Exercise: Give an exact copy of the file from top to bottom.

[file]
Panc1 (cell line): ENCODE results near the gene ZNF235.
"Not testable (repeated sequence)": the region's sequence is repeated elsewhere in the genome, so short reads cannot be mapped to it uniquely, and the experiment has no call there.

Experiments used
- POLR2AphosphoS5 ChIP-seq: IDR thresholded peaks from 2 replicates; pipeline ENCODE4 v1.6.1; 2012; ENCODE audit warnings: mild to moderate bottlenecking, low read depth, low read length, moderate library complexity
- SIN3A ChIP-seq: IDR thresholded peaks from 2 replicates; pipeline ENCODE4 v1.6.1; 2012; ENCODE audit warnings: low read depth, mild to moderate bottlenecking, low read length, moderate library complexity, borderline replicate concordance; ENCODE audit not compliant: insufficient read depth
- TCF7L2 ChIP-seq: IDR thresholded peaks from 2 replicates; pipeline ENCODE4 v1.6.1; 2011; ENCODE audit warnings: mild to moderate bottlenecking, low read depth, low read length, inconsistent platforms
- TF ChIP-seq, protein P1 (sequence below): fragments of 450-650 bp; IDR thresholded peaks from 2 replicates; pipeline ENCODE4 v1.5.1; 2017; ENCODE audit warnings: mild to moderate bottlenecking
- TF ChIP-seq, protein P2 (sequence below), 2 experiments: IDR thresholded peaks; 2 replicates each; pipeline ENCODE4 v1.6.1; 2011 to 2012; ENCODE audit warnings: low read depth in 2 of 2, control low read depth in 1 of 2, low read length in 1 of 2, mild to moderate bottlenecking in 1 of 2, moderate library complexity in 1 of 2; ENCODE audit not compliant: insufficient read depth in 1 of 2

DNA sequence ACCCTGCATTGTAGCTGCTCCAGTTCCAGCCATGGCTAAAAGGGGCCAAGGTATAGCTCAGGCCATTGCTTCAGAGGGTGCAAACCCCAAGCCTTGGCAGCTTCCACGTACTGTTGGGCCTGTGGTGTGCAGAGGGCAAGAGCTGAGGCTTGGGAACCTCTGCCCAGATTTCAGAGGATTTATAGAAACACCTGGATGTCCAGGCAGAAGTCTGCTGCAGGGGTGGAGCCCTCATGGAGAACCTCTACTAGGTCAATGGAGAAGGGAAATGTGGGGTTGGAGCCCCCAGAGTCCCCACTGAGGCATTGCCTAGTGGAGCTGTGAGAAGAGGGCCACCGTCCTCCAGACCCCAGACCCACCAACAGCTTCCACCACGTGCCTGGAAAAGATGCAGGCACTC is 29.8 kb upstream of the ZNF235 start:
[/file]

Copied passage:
Panc1 (cell line): ENCODE results near the gene ZNF235.
"Not testable (repeated sequence)": the region's sequence is repeated elsewhere in the genome, so short reads cannot be mapped to it uniquely, and the experiment has no call there.

Experiments used
- POLR2AphosphoS5 ChIP-seq: IDR thresholded peaks from 2 replicates; pipeline ENCODE4 v1.6.1; 2012; ENCODE audit warnings: mild to moderate bottlenecking, low read depth, low read length, moderate library complexity
- SIN3A ChIP-seq: IDR thresholded peaks from 2 replicates; pipeline ENCODE4 v1.6.1; 2012; ENCODE audit warnings: low read depth, mild to moderate bottlenecking, low read length, moderate library complexity, borderline replicate concordance; ENCODE audit not compliant: insufficient read depth
- TCF7L2 ChIP-seq: IDR thresholded peaks from 2 replicates; pipeline ENCODE4 v1.6.1; 2011; ENCODE audit warnings: mild to moderate bottlenecking, low read depth, low read length, inconsistent platforms
- TF ChIP-seq, protein P1 (sequence below): fragments of 450-650 bp; IDR thresholded peaks from 2 replicates; pipeline ENCODE4 v1.5.1; 2017; ENCODE audit warnings: mild to moderate bottlenecking
- TF ChIP-seq, protein P2 (sequence below), 2 experiments: IDR thresholded peaks; 2 replicates each; pipeline ENCODE4 v1.6.1; 2011 to 2012; ENCODE audit warnings: low read depth in 2 of 2, control low read depth in 1 of 2, low read length in 1 of 2, mild to moderate bottlenecking in 1 of 2, moderate library complexity in 1 of 2; ENCODE audit not compliant: insufficient read depth in 1 of 2

DNA sequence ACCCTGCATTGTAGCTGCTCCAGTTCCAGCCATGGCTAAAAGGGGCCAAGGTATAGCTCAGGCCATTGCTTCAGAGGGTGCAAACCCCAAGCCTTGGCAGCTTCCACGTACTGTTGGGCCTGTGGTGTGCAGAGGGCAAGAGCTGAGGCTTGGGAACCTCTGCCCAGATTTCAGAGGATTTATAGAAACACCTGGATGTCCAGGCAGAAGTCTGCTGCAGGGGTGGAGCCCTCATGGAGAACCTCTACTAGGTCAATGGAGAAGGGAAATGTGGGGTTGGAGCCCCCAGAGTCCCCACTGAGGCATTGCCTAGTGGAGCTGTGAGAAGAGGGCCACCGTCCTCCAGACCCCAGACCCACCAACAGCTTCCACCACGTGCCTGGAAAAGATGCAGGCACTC is 29.8 kb upstream of the ZNF235 start: